The Linbury Studio theatre, housed within Covent Garden’s spectacular Royal Opera House, recently accommodated a 14-night run of SUM, a new opera based on David Eagleman’s best-selling book Forty Tales from the Afterlives.
With a reduced capacity (from 400 to 150), the audience surrounded the orchestra pit, and was treated to a particularly intimate 90-minute piece, which encompassed 16 of Eagleman’s 40 takes on what the afterlife might have to offer, from the thought-provoking to the witty.
Rather than utilize the venue’s house console, engineer Steve Watson opted for his recently purchased DiGiCo SD11i, which, he says, thanks to its small footprint, intuitive user interface, and vast array of features, made the job of balancing a particularly dynamic 14-piece band and a selection of soprano, counter tenor, and baritone singers, a whole lot easier.
Unusually for a theatre, FOH position was located several tiers up, looking down onto the pit, which often made it tricky for Watson to hear exactly what was going on sonically.
“I guess you could say the mix position is interesting,” he smiles, peering down at the auditorium floor below. “From up here, you’re out of the focus of any of the [10 main] five separate stereo sends of speakers and [four] subwoofers. Thankfully, the composer, Max Richter and I spent a lot of time working on the sound in the space together during rehearsals; then I’d get his opinion from down on the floor and would work out how best to translate that from up here, via the console.”
Watson utilized all 32 input channels of the SD11i, though the total input count was 41, as he was able to take advantage of the console’s flexible inputs to generate numerous stereo inputs to handle the incidental sounds and effects via his Macbook Pro running Logic through a Motu for four stereo and one mono sound effects and an effects return via a direct out from the Harp.
There were two casts in SUM: one performed the first show, the other the second on two show days and alternating for the rest of the week. Watson says utilizing the SD11i’s Macro function helped make this transition smooth and seamless.
“Because we had two casts with three singers in each, I had three vocal lines; using the Macros, I could go in and set presets, so each vocalist had their own individual setup, and I could make it the next cast’s setup and save their respective settings every night too, which was fantastic,” he enthuses. “Another great thing about the Macros is that I can pick an alternative input for vocal backup mics, so if I need to switch to it quickly, I can – instantly, in fact, and no matter what page I’m working in.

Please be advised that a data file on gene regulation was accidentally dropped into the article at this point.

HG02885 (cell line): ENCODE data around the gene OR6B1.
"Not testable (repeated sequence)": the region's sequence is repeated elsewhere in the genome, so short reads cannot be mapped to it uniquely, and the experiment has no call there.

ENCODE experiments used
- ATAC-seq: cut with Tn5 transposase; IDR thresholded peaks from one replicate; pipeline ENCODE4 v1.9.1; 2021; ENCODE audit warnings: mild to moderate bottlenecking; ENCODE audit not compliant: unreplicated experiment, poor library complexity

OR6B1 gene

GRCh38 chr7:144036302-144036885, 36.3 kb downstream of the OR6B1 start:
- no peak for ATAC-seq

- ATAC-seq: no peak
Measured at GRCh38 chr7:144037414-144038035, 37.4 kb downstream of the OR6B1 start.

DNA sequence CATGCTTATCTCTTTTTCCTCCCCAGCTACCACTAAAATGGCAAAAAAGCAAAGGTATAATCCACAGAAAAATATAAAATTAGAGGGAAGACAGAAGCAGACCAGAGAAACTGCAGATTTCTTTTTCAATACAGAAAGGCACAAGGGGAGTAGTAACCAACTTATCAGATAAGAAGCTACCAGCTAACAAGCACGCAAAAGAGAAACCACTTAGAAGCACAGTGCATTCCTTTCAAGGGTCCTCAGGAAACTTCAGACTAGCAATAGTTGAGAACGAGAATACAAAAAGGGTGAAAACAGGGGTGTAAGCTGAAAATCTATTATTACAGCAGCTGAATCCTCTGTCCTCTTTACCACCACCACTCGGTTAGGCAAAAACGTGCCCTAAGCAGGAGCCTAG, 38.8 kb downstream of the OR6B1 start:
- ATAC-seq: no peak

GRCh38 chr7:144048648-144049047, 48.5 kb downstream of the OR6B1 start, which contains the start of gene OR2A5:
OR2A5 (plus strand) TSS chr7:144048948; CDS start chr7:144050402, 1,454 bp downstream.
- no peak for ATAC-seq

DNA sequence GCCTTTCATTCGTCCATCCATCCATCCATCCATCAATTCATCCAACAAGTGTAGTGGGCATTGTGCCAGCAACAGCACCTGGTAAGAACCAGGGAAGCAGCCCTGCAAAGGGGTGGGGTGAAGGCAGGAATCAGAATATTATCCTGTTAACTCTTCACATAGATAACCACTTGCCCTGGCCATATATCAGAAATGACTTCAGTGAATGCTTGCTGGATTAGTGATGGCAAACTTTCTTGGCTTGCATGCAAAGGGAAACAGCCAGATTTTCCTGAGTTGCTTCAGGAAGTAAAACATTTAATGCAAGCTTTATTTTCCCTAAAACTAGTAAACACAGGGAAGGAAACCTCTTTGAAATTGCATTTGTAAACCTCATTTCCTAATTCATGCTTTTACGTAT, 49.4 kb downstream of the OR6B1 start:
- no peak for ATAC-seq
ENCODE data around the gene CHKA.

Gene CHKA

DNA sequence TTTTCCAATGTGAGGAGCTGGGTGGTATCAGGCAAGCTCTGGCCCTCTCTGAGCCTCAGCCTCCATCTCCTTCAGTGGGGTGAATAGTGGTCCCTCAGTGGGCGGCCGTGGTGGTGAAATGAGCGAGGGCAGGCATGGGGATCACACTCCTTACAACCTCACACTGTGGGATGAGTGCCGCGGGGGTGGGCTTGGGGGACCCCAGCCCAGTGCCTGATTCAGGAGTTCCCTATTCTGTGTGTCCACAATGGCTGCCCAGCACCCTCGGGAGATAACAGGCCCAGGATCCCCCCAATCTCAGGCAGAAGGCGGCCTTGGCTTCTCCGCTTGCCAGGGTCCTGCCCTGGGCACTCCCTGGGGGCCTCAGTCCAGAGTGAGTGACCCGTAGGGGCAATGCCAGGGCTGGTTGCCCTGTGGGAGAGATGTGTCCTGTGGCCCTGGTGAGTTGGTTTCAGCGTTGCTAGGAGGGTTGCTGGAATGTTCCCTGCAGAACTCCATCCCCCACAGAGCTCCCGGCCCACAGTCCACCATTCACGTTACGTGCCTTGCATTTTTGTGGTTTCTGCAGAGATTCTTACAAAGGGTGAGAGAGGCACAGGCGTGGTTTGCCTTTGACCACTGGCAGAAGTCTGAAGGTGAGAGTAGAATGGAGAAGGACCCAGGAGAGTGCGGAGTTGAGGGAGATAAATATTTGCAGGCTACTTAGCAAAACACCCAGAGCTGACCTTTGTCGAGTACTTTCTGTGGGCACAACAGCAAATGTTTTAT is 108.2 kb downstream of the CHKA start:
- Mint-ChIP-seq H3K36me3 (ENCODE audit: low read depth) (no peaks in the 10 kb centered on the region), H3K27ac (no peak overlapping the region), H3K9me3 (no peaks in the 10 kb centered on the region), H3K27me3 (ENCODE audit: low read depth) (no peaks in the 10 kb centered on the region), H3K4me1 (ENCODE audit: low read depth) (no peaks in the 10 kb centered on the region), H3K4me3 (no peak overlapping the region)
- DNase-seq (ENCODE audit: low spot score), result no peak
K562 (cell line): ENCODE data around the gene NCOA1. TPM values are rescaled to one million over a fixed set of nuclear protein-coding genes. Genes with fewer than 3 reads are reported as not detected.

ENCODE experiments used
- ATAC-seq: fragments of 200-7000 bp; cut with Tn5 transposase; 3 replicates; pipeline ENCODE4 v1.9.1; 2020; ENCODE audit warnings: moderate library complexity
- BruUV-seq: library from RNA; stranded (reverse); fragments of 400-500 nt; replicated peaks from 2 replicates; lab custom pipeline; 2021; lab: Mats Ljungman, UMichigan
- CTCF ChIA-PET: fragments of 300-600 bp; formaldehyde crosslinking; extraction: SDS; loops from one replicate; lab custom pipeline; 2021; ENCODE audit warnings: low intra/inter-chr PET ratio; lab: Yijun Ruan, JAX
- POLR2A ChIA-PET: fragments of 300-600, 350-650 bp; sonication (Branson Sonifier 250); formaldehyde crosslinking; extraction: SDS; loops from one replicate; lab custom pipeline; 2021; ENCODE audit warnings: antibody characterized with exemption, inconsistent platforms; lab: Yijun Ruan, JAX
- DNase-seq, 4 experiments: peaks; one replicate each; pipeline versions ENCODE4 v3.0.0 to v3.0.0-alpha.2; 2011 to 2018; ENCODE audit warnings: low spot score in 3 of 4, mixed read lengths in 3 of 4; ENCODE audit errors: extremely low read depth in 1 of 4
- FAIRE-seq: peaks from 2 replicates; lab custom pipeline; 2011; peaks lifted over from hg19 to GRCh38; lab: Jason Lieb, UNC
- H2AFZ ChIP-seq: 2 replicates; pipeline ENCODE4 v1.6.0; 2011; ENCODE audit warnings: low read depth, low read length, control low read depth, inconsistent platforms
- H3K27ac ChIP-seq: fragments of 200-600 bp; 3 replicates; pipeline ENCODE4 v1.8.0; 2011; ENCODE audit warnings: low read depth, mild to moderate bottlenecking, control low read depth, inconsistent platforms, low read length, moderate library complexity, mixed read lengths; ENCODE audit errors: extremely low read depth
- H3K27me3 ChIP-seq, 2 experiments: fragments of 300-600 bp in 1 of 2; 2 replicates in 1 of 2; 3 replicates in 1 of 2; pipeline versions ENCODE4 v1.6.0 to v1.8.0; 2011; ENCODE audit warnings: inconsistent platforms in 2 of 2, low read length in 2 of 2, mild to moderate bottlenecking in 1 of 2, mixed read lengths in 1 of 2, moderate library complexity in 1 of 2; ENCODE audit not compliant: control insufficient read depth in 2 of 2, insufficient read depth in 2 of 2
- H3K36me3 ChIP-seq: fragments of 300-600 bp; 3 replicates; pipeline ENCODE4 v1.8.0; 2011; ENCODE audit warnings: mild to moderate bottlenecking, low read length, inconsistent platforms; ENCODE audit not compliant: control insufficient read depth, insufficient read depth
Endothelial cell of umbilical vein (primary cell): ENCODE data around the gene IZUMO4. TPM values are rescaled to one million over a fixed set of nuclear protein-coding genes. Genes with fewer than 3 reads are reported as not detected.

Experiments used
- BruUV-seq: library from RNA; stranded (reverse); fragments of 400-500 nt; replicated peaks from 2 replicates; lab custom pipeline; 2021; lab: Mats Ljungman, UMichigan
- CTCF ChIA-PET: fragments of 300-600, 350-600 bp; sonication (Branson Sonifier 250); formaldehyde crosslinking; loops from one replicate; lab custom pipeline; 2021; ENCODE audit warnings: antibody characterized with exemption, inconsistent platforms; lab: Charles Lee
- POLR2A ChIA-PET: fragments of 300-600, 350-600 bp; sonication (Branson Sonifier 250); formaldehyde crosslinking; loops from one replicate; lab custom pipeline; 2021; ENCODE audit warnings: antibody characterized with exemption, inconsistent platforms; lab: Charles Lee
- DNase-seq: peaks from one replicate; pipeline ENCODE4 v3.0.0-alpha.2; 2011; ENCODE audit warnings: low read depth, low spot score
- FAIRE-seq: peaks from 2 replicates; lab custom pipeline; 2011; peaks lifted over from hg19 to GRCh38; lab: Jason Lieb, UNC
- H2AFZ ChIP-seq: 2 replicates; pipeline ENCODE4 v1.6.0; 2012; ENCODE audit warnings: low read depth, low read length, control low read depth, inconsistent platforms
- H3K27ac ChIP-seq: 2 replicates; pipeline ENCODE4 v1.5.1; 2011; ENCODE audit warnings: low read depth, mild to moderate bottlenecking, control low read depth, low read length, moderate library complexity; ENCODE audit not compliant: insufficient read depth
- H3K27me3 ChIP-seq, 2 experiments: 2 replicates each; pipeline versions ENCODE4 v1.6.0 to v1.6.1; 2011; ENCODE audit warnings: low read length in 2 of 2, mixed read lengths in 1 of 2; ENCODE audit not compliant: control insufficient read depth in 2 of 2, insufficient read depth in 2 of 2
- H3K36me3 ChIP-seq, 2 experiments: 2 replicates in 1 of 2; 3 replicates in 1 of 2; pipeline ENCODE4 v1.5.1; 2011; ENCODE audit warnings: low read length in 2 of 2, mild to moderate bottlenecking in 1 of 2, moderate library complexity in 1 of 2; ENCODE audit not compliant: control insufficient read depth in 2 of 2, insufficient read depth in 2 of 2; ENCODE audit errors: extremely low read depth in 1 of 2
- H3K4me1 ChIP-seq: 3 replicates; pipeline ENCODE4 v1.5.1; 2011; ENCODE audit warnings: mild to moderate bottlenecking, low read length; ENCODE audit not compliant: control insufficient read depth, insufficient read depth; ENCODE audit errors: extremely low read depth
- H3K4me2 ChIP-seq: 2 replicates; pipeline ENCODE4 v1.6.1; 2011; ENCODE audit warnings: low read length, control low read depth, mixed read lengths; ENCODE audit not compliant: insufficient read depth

“I can just reach up to the Macro and switch it to the backup input and it’ll follow the same signal path and pick up the EQ, dynamics and FX etc; it really is a brilliant application and again saves channels.”
The user interface of the SD11i and its sizable touchscreen are also big plus points, according to Watson, who loves the fact that “everything is right there in front of you”.
“There’s no trying to find stuff or need for any extra assign button pushing required to get one bank of faders or another on the screen; it just always shows exactly what you’re working on right there,” he states, “and you have two layers of 4 banks to tell you what’s going on so, so it works very well.”
Due to a strong vocal section, and the fact that the band is so heavily strings-based, it made for a very dynamic show. To make sure everything sat just right, Watson used the multiband compression within the console.
“I use it pretty much wherever I can, to be honest. Its excellent. Often the operatic vocals were at a pretty high level - sometimes extreme, in fact - so it came in very handy for controlling that,” he explains. “But also, because in some of the passages the singers were speaking over the music rather than singing, I used the dynamic EQ, which is brilliant, because you can boost and cut various frequencies dynamically to cope with the changes.
“Once you’ve got used to the different voices it then kind of looks after itself, so the clarity and power remains in both the sung and the spoken word, which really is essential in this show.
“There is a lot of dep-ing in the string section too, and with the players arriving five minutes before doors you never quite knew who was going to be giving it more ‘welly’ on the night, so the excellent compression is a good way of keeping it all reasonably consistent.”
Although the vocalists relied solely on the ambiance of the room for foldback, Watson did send clicktrack IEM feeds to the Orchestra pit via the SD11i, and says it is “brilliant for providing monitoring – and not just in a theatre environment as it can handle 12 Mono or Stereo outs.”
Watson spends a lot of time on the road with bands, and over the last few years has worked closely with Sandi Thom touring the UK. A lot of her shows in recent years have been blues oriented productions with a full five-piece band, but in smaller and more intimate venues, some of which aren’t particularly geared up for this calibre of show.
“I always wished I’d been able to tour a console like this in these situations,” he says. “I decided to buy the SD11i as it can handle these shows and venues brilliantly, either as a FOH console, as a combined FOH and monitor solution, or an add on monitor console.
“Having this facility in these environments can also add so much production value to these shows and, with such a small footprint, it doesn’t take up any vital audience space. And of course it’s so easy to transport, I can get it in the back of my car on my own in its wheeled road case. In short, I think the SD11i is absolutely spot-on for what it is and for the market it’s after.”